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Abstract: TH-OR27

Role of Human T Cells in Hypertension and Hypertensive Organ Damage

Session Information

Category: Hypertension and CVD

  • 1503 Hypertension and CVD: Mechanisms


  • Rahman, Masudur, Heinrich-Heine-Universitat Dusseldorf, Dusseldorf, Nordrhein-Westfalen, Germany
  • Stegbauer, Johannes, Heinrich-Heine-Universitat Dusseldorf, Dusseldorf, Nordrhein-Westfalen, Germany
  • Yakoub, Mina, Heinrich-Heine-Universitat Dusseldorf, Dusseldorf, Nordrhein-Westfalen, Germany
  • Arifaj, Denada, Heinrich-Heine-Universitat Dusseldorf, Dusseldorf, Nordrhein-Westfalen, Germany
  • Hering, Lydia, Heinrich-Heine-Universitat Dusseldorf, Dusseldorf, Nordrhein-Westfalen, Germany
  • Rump, Lars C., Heinrich-Heine-Universitat Dusseldorf, Dusseldorf, Nordrhein-Westfalen, Germany

Inflammation seems to influence hypertension and hypertensive organ damage. Animal studies suggest that adaptive immunity, in particular T cells contribute to the development hypertension. Due to the complex pathophysiological interactions in vivo, the impact of human T cells in the development of hypertension and hypertensive organ damage is still unknown.


To investigate the impact of human T cells in hypertension, we transferred T cells from treatment resistant hypertensive patients (TRH) and healthy controls (controls) into immunodeficient NOD.Cg-Prkdcscid H2-K1tm1Bpe H2-D1tm1Bpe Il2rgtm1Wjl/SzJ (NSG-(KbDb)null) mice to establish a humanized mouse model. Hypertension was induced by angiotensin (Ang)II (500ng/kg/min) infusion for 14 days.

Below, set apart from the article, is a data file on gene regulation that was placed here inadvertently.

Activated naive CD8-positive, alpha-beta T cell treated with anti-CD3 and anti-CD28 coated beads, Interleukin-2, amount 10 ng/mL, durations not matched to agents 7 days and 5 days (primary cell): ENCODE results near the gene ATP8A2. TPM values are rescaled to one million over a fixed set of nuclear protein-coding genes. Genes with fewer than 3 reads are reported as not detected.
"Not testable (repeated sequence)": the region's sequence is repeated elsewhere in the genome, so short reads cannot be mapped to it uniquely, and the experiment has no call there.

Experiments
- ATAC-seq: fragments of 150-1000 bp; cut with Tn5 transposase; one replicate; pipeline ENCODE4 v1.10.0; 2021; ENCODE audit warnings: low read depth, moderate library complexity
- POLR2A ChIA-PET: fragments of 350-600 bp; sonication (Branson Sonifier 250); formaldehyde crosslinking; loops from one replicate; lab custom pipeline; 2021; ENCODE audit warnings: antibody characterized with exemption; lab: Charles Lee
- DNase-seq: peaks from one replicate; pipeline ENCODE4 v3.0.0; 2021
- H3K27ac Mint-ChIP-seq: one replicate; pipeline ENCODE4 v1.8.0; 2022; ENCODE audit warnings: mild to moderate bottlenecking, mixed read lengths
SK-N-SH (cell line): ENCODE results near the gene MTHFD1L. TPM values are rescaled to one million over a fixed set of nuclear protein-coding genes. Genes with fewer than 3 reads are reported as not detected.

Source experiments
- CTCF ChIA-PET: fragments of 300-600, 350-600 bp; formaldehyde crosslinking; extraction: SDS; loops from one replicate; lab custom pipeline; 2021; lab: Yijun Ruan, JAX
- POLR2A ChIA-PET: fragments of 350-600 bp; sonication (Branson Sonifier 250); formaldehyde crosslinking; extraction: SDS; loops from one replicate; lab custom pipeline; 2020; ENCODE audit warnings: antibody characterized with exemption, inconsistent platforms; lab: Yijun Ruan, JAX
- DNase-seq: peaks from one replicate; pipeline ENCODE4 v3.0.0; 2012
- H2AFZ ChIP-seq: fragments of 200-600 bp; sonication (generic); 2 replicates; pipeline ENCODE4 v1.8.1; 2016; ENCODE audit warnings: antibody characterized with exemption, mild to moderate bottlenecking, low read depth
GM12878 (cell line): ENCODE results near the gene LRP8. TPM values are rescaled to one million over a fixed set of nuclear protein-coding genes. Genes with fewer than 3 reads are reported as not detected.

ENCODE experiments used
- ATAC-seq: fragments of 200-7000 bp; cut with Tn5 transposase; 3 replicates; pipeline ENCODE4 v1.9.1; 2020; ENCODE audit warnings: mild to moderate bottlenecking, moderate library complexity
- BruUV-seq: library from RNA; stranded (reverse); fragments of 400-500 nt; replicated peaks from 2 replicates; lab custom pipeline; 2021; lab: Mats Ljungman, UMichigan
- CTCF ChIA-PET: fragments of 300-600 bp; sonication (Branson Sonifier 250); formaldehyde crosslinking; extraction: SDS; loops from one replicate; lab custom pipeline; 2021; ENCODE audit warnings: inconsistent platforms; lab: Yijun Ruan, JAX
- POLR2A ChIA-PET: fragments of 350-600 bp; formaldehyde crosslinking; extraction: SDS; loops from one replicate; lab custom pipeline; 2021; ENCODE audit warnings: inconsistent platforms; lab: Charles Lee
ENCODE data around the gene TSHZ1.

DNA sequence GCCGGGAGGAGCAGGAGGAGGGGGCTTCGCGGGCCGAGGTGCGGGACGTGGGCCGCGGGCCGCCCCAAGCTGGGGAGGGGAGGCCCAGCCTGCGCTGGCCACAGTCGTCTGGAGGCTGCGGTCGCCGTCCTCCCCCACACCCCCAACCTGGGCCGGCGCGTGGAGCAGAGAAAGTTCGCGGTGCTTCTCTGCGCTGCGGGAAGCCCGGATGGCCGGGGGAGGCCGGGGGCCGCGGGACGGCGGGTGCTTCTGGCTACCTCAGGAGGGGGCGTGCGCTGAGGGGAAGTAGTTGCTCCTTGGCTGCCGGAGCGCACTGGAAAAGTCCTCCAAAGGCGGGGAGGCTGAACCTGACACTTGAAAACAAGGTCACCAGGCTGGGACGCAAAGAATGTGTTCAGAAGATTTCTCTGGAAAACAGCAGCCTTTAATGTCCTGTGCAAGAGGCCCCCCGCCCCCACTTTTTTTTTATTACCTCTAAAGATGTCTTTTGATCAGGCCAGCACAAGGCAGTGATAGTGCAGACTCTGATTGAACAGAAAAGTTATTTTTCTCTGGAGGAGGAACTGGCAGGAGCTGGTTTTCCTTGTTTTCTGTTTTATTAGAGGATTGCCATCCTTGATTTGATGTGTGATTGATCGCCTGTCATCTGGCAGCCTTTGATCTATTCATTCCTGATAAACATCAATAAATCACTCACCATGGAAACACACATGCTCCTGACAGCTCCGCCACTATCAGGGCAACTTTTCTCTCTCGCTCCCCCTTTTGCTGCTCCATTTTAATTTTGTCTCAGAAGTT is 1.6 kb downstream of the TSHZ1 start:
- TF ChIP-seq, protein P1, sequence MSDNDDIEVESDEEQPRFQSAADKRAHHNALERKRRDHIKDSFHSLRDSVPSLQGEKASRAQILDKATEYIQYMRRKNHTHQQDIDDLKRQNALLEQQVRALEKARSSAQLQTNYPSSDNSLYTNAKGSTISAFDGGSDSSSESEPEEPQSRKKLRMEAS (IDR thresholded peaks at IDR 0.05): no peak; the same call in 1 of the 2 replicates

PBMCs from RHT or controls were transferred to NSG-(KbDb) null mice. After ensuring T cell engraftment, blood pressure (BP) was measured by radiotelemetry. At baseline, systolic BP did not differ, however, systolic BP in response to AngII was increased in NSG-(KbDb) null mice receiving PBMCs from TRH compared to controls (week 1: 133±6 vs. 162±3mmHg, p<0.01; week 2: 141±6 vs. 158±7mmHg, n=5-6, p<0.05). Moreover, endothelial-dependant vasorelaxation was significantly impaired in isolated perfused kidneys of NSG-(KbDb) null mice receiving PBMCs from TRH compared to controls. Proportions of effector memory CD4 and Th17 CD4 cells in the spleens and kidneys of NSG-(KbDb) null mice engrafted with PBMCs from TRH were significantly higher compare to controls. Furthermore, renal mRNA expression of TNFα derived from human T cells (p<0.05) and renal perivascular T cell infiltration were significantly higher in NSG-(KbDb) null mice engrafted with PBMCs from TRH compared to controls. Overnight incubation of aortic rings with human TNFα impaired endothelial-dependen vasorelaxation compared to untreated aortic rings (p<0.01). Finally, NSG-(KbDb) null mice engrafted with PBMC from TRH were treated with the TNFα inhibitor etanercept. TNFα inhibition attenuated the systolic BP response to AngII compared to untreated mice (132±1 vs. 160±2mmHg, n=6, p<0.01).


The present results suggest that pro-inflammatory cytokines released by T cells from patients with TRH directly influence the development of hypertension and therefore may have a pathophysiological relevance in the genesis of human hypertension.